Here is something anomalous . . . a rear-wheel-drive performance sedan that isn’t a luxury-badged (or priced) sedan.
One that’s also more practical than other mid-sized sedans.
Because it’s a hatchback’d sedan.
It is the Kia Stinger – and there aren’t many left that are like it.
What It Is
The Stinger is Kia’s interesting attempt to resurrect what was once common – the rear-drive layout in an affordably priced mid-sized sedan. The only other one you can still buy (new) for well under $40k is the Dodge Charger – and probably not for long, because of the regulatory pressure being applied to de facto illegalize affordable rear-drive cars, period.
The Stinger is also a hatchback, making it more practical than a sedan with a trunk like the Charger. It – the Kia – has 23.3 cubic feet of space behind the back seats and if you fold those back seats down, you have an almost flat load floor long enough to accommodate an 80-inch long casement window sash (more on that follows below).
It also offers a V6 – another thing that’s becoming hard to find, even in luxury-badged (and priced) mid-size sedans that cost a lot more than $40k. Here, you can find and buy one for substantially less than what it’d cost you to buy a four cylinder-powered rear-drive luxury-badged sedan such as a BMW 5 Series or Mercedes E-Class.
Prices start at $36,290 for the rear-drive GT Line, which comes with a 300 horsepower 2.5 liter turbocharged four cylinder engine and an eight speed automatic. You can get this one with AWD, if you like, too.
The GT1 trim adds high-performance Brembo brakes, a limited slip differential, 19-inch wheels and a sunroof, among other upgrades. It comes with the same 300 horsepower engine and in either rear drive ($43,890) or AWD ($46,090) versions.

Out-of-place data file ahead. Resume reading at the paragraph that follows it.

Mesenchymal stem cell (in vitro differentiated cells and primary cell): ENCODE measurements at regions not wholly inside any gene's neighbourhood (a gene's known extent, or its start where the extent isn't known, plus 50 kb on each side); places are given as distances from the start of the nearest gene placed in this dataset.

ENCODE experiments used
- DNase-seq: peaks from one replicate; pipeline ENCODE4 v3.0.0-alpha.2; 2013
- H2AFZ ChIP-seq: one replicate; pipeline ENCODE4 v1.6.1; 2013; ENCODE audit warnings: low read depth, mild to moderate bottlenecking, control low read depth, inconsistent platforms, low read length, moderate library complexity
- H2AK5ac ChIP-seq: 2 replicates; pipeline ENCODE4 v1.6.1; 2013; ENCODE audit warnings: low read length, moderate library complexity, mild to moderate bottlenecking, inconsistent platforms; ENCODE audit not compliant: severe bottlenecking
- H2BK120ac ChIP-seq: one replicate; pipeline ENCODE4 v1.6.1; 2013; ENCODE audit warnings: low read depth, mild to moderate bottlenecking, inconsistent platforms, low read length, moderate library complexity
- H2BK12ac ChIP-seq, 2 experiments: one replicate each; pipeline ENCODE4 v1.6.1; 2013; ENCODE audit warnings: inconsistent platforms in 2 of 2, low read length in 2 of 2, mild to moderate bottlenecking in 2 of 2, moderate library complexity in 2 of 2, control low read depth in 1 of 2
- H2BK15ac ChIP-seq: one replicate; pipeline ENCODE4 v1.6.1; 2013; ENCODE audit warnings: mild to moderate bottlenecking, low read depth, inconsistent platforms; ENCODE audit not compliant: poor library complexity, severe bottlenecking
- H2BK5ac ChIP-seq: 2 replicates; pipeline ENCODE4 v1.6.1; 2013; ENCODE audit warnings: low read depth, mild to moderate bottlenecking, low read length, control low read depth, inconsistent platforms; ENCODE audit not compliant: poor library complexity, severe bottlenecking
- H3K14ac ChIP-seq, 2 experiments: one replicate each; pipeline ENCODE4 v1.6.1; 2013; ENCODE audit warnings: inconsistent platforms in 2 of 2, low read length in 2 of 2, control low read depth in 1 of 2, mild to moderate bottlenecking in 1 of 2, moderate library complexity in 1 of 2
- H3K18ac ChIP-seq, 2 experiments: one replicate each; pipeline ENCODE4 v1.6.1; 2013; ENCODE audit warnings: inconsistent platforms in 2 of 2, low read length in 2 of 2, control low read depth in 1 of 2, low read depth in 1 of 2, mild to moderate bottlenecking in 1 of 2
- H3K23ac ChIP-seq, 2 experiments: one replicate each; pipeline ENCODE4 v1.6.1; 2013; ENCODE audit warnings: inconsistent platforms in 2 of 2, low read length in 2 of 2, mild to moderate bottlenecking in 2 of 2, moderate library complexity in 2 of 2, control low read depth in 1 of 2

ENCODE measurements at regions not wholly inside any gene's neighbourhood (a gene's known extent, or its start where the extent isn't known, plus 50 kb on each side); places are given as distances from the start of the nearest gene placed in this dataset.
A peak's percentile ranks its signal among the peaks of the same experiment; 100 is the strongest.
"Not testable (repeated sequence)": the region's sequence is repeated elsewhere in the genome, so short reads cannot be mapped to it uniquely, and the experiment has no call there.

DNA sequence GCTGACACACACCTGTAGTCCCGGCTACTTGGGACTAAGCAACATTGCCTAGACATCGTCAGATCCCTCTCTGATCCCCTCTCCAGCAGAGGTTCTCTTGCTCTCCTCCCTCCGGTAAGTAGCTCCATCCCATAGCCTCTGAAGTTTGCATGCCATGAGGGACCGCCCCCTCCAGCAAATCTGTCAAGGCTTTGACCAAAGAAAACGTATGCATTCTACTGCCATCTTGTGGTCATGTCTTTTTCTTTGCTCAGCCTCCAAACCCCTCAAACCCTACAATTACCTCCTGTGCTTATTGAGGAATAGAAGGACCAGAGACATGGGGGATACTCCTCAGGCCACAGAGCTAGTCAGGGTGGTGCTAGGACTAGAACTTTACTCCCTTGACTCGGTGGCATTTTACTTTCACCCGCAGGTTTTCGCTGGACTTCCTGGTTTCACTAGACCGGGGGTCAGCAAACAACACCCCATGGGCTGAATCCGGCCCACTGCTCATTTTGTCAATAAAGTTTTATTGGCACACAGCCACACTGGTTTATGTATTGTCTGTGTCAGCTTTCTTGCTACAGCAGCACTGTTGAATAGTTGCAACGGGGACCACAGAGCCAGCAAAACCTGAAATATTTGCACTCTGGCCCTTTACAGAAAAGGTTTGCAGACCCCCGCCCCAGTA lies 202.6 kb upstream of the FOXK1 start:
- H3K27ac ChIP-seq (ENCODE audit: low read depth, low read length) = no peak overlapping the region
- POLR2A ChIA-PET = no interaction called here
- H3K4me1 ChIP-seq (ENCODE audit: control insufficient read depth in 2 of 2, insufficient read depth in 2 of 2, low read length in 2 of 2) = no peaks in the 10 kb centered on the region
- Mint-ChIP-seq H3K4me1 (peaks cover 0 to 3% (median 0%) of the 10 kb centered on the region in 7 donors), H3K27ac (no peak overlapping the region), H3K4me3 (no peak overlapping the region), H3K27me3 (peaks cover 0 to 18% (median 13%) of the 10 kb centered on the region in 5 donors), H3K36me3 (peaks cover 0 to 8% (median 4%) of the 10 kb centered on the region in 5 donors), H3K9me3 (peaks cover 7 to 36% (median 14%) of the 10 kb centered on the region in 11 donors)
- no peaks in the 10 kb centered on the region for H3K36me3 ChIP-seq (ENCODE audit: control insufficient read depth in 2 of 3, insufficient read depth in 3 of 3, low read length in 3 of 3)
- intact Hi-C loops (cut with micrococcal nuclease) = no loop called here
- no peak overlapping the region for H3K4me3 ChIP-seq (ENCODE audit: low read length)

A top-of-the-line GT2 comes standard with a 3.3 liter 368 horsepower V6 engine, which you can get paired with either rear-drive ($51,490) or AWD ($53,690) which is also unusual because it’s usually the case these days that AWD is a mandatory standard with the top-of-the-line (and most powerful engine) in luxury-badged (and priced) sedans.
Also unusual is that this version of the Stinger costs less than the four cylinder-powered versions of luxury-badged sport sedans such as the BMW 5 Series – which stickers for $54,200 to start and for that sum comes standard with a measly-for-the-money 2.0 liter, 248 horsepower engine. A Honda Accord with its optional turbo four has more horsepower.
Similarly, the Mercedes E350 – which stickers for $54,950 to start – comes standard with a 2.0 liter, 255 horsepower four cylinder engine.
Shrinkflation as applied to transportation.
Mercedes also offers the sleeker CLS – which is more visually in line with the Stinger and comes standard with a more appropriate 362 horsepower in-line six (and AWD). It also comes standard with a $72,950 MSRP – and a tiny trunk with just 11.9 cubic feet of storage capacity.
This leaves the Dodge Charger – which is the only other non-luxury-badged sedan that’s rear-drive (AWD optional) and priced comparably. It stickers for $32,500 – significantly less than Kia asks for the base Stinger – and it comes standard with a V6 (though it’s not as strong as the Stinger’s turbo’d four). It is also a slightly bigger car and it has a lot more backseat legroom. But it also has a smaller trunk – and a different look.
More on that follows below.
In addition to a mild styling refresh, both of the Stinger’s available engines are more powerful – especially the standard 2.5 liter four, which gets a 45 horsepower bump (to 300) vs. 255 last year. The optional V6 gains 3 horsepower vs. previously.
A Scorpion Edition package ($1,295) has also been added to the roster of options for the GT2. It features unique-to-this-trim black-anodized 19 inch wheels, rear spoiler, dark exhaust tips and carbon fiber interior trim.
It has a pulse.
It’s actually practical.
It’s also affordable.
What’s Not So Good
Significantly less back seat legroom vs. Charger.
V6-equipped version costs about $10k more than V8-equipped version of the Charger.
Driver/passenger-side door pulls have a tendency to pull out when pulled.
It is not horsepower that makes the Stinger so unusual – although it has more than the usual.